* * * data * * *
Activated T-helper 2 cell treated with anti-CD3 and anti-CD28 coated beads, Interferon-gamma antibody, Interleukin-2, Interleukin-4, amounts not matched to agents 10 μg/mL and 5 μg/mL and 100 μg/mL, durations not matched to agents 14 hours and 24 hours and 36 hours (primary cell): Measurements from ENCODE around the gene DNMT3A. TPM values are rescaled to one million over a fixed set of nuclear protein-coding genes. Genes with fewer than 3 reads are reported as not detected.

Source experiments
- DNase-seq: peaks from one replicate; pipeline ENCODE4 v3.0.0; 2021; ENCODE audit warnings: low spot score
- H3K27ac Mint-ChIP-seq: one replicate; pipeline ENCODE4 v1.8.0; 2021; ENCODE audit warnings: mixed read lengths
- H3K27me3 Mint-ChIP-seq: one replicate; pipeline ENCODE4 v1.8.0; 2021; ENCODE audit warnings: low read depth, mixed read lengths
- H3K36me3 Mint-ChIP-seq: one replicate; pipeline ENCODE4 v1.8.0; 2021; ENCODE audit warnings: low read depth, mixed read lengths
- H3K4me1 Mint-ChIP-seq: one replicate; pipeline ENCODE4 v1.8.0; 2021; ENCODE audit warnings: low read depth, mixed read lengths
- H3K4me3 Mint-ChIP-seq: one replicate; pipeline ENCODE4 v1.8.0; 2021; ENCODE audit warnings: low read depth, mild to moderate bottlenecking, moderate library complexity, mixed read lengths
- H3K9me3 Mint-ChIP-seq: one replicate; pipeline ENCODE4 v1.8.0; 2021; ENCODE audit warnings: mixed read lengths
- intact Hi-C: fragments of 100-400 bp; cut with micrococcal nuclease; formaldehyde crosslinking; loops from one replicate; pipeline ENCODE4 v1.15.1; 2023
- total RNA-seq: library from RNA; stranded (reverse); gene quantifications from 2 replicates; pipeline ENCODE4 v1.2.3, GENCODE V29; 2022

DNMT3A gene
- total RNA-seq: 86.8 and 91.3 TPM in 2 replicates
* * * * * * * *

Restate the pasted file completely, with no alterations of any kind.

Activated T-helper 2 cell treated with anti-CD3 and anti-CD28 coated beads, Interferon-gamma antibody, Interleukin-2, Interleukin-4, amounts not matched to agents 10 μg/mL and 5 μg/mL and 100 μg/mL, durations not matched to agents 14 hours and 24 hours and 36 hours (primary cell): Measurements from ENCODE around the gene DNMT3A. TPM values are rescaled to one million over a fixed set of nuclear protein-coding genes. Genes with fewer than 3 reads are reported as not detected.

Source experiments
- DNase-seq: peaks from one replicate; pipeline ENCODE4 v3.0.0; 2021; ENCODE audit warnings: low spot score
- H3K27ac Mint-ChIP-seq: one replicate; pipeline ENCODE4 v1.8.0; 2021; ENCODE audit warnings: mixed read lengths
- H3K27me3 Mint-ChIP-seq: one replicate; pipeline ENCODE4 v1.8.0; 2021; ENCODE audit warnings: low read depth, mixed read lengths
- H3K36me3 Mint-ChIP-seq: one replicate; pipeline ENCODE4 v1.8.0; 2021; ENCODE audit warnings: low read depth, mixed read lengths
- H3K4me1 Mint-ChIP-seq: one replicate; pipeline ENCODE4 v1.8.0; 2021; ENCODE audit warnings: low read depth, mixed read lengths
- H3K4me3 Mint-ChIP-seq: one replicate; pipeline ENCODE4 v1.8.0; 2021; ENCODE audit warnings: low read depth, mild to moderate bottlenecking, moderate library complexity, mixed read lengths
- H3K9me3 Mint-ChIP-seq: one replicate; pipeline ENCODE4 v1.8.0; 2021; ENCODE audit warnings: mixed read lengths
- intact Hi-C: fragments of 100-400 bp; cut with micrococcal nuclease; formaldehyde crosslinking; loops from one replicate; pipeline ENCODE4 v1.15.1; 2023
- total RNA-seq: library from RNA; stranded (reverse); gene quantifications from 2 replicates; pipeline ENCODE4 v1.2.3, GENCODE V29; 2022

DNMT3A gene
- total RNA-seq: 86.8 and 91.3 TPM in 2 replicates